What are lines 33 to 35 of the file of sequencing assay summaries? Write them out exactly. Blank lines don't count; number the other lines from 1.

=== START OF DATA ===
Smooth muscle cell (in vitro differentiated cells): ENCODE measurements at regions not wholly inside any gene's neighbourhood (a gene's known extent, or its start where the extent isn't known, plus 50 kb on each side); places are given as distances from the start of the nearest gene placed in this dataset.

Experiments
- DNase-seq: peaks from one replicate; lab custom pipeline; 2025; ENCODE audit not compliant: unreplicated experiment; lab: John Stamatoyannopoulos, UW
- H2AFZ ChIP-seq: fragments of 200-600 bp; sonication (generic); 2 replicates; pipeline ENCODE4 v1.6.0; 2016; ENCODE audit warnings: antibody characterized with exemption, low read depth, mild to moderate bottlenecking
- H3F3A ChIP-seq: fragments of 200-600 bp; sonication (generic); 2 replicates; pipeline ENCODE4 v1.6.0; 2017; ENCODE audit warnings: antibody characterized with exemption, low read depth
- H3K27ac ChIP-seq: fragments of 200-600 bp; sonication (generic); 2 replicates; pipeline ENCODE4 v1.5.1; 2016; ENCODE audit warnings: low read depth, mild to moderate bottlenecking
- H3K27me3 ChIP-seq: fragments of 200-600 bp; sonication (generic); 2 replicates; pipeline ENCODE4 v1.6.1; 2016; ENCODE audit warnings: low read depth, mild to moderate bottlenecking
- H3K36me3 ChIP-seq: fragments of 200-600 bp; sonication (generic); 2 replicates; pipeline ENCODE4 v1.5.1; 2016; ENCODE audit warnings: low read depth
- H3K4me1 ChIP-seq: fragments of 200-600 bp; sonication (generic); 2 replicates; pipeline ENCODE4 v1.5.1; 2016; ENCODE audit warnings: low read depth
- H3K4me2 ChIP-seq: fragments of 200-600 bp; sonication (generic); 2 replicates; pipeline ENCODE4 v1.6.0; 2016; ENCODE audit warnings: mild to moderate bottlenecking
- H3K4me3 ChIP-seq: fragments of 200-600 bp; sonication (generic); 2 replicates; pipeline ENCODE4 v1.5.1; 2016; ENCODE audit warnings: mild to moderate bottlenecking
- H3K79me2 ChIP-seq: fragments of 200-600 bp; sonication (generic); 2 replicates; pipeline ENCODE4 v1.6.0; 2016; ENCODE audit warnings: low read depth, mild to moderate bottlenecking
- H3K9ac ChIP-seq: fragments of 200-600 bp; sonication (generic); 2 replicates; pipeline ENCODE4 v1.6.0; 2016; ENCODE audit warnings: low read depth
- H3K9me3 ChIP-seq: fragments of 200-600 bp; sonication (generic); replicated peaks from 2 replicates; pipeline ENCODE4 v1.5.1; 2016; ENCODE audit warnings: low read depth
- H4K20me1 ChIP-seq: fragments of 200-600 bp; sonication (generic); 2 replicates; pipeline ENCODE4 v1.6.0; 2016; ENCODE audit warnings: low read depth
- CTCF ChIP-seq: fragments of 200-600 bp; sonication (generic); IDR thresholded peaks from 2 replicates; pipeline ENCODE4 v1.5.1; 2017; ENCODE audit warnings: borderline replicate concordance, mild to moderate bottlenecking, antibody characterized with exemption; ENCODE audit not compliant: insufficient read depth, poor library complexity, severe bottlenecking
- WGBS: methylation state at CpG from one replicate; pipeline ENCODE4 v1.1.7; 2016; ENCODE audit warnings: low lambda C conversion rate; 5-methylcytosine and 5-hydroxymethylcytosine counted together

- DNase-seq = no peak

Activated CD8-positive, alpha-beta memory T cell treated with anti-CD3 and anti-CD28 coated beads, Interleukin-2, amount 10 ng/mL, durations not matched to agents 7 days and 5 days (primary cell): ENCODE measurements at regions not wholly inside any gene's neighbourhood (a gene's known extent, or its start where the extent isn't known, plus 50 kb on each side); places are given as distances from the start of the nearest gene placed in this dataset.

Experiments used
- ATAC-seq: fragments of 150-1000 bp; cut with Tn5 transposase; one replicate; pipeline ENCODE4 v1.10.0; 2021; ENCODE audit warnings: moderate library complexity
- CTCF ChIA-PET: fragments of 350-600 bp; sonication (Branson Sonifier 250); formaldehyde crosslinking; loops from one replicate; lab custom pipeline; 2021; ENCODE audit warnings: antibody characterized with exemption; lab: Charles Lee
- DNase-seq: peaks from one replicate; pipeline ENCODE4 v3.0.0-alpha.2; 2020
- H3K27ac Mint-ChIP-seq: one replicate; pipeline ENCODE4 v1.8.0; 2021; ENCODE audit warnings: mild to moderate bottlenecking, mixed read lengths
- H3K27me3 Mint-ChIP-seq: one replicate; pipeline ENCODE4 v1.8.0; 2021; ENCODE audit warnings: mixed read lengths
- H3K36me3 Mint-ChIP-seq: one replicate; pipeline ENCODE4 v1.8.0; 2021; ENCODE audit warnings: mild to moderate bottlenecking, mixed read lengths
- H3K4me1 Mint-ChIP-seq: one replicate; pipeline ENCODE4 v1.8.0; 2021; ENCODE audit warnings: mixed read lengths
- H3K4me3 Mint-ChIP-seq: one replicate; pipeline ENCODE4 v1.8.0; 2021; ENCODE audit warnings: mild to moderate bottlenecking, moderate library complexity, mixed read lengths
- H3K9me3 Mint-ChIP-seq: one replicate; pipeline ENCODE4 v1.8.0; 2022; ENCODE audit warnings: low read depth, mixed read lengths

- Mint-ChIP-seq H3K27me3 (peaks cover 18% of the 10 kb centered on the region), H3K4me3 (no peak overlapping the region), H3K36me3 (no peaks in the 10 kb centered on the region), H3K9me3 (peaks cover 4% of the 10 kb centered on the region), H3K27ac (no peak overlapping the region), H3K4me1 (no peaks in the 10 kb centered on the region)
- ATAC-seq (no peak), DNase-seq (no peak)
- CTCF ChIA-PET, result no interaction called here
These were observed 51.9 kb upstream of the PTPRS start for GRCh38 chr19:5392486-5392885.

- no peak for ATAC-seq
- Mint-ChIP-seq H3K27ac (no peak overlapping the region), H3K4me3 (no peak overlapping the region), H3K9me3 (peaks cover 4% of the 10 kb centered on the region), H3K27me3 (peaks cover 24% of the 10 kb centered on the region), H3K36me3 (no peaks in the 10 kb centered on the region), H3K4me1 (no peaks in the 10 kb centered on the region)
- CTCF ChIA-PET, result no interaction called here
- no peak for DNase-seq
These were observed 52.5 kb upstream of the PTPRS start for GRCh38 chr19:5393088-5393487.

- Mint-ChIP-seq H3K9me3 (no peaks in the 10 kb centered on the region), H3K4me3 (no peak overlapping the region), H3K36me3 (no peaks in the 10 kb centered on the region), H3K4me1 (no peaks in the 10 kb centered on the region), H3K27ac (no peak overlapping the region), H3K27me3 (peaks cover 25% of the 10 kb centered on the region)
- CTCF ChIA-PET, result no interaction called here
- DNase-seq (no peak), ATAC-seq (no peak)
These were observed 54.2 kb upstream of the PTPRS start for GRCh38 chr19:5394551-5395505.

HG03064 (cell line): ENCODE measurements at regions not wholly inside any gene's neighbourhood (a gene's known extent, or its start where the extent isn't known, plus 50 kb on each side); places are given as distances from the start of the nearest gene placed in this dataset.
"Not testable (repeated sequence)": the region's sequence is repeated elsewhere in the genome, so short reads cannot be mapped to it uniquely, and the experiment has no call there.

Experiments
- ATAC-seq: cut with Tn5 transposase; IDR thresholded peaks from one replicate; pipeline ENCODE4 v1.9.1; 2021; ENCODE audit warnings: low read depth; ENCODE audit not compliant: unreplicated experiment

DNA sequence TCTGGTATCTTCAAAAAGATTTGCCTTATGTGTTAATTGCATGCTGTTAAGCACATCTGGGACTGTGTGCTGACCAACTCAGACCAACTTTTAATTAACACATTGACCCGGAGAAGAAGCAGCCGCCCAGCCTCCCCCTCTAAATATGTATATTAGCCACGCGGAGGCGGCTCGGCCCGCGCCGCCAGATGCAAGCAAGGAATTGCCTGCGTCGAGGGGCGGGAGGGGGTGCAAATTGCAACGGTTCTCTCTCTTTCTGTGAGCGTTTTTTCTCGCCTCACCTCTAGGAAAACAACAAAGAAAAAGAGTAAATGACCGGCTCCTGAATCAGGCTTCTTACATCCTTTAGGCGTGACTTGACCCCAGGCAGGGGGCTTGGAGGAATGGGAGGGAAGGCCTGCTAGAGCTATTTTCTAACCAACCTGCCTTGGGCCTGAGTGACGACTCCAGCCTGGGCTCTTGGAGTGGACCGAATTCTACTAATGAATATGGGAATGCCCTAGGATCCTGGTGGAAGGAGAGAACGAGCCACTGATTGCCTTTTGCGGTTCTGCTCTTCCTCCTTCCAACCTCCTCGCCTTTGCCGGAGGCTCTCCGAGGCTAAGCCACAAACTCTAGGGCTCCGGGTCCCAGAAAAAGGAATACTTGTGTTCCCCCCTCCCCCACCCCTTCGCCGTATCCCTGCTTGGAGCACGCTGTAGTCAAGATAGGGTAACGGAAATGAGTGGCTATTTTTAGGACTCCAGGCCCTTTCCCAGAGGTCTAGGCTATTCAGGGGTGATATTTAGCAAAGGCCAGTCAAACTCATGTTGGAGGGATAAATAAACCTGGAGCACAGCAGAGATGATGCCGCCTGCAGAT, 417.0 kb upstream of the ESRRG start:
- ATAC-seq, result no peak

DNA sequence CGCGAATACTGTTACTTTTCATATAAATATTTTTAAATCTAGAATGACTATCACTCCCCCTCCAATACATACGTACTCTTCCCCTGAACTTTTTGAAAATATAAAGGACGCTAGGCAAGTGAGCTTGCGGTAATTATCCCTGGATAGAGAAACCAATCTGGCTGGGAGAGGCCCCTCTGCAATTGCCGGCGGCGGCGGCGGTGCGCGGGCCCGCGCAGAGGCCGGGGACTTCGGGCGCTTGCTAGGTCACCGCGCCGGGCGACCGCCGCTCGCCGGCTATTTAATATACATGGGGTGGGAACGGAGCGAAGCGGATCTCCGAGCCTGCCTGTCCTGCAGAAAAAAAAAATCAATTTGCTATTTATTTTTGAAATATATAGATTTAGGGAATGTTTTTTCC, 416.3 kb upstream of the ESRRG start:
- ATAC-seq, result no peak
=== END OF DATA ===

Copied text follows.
These were observed 51.9 kb upstream of the PTPRS start for GRCh38 chr19:5392486-5392885.

- no peak for ATAC-seq
- Mint-ChIP-seq H3K27ac (no peak overlapping the region), H3K4me3 (no peak overlapping the region), H3K9me3 (peaks cover 4% of the 10 kb centered on the region), H3K27me3 (peaks cover 24% of the 10 kb centered on the region), H3K36me3 (no peaks in the 10 kb centered on the region), H3K4me1 (no peaks in the 10 kb centered on the region)